The same issue came up regarding a note written by a Purdue sales representative about one doctor: “Got to convince him to counsel patients that they won’t get buzzed as they will with short-acting” opioid painkillers. Sackler defended these comments as well. Well, what it says here is that they won’t get a buzz. And I don’t think that telling a patient ‘I don’t think you’ll get a buzz’ is harmful,” he said.

Sackler added that the comments from the representative to the doctor “actually could be helpful, because many patients won’t get a buzz, and if he would like to know if they do, he might have had a good medical reason for wanting to know that.”

Sackler said he didn’t believe any of the company sales people working in Kentucky engaged in the improper conduct described in the federal plea deal. “I don’t have any facts to inform me otherwise,” he said.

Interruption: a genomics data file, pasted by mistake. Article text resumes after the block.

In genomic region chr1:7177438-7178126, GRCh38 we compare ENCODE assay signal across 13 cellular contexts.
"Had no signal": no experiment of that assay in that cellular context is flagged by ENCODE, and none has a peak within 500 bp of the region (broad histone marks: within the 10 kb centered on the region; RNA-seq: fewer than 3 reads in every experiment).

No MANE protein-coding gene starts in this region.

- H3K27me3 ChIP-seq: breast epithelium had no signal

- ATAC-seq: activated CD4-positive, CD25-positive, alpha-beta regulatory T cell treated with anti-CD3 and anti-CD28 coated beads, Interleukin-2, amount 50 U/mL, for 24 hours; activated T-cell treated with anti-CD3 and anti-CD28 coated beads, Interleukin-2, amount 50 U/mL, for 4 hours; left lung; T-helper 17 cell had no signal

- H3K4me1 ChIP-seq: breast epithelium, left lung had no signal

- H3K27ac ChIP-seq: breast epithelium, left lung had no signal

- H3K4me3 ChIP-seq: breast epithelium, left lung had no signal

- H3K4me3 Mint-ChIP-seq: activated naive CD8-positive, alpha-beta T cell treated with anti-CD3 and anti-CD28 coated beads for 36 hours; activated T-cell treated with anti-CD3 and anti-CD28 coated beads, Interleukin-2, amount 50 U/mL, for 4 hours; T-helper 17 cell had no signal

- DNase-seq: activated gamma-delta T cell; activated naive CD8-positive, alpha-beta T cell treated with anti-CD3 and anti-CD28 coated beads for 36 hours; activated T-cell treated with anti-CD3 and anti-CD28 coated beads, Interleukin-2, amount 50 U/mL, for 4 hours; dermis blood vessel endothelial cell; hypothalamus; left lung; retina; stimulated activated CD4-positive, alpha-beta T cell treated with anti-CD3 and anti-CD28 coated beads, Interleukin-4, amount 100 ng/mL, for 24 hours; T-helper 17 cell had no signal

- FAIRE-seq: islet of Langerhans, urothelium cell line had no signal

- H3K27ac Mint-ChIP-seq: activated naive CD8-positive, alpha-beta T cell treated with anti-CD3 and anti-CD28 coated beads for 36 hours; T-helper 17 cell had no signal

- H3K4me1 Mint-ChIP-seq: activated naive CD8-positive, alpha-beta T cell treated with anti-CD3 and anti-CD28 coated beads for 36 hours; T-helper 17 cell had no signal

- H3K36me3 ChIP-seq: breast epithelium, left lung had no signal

Purdue said that Sackler’s statements in his deposition “fully acknowledge the wrongful actions taken by some of Purdue’s employees prior to 2002,” as laid out in the 2007 plea agreement. Both the company and Sackler “fully agree” with the facts laid out in that case, Purdue said.

The deposition also reveals that Sackler pushed company officials to find out if German officials could be persuaded to loosen restrictions on the selling of OxyContin. In most countries, narcotic pain relievers are regulated as “controlled” substances because of the potential for abuse. Sackler and other Purdue executives discussed the possibility of persuading German officials to classify OxyContin as an uncontrolled drug, which would likely allow doctors to prescribe the drug more readily — for instance, without seeing a patient. Fewer rules were expected to translate into more sales, according to company documents disclosed at the deposition.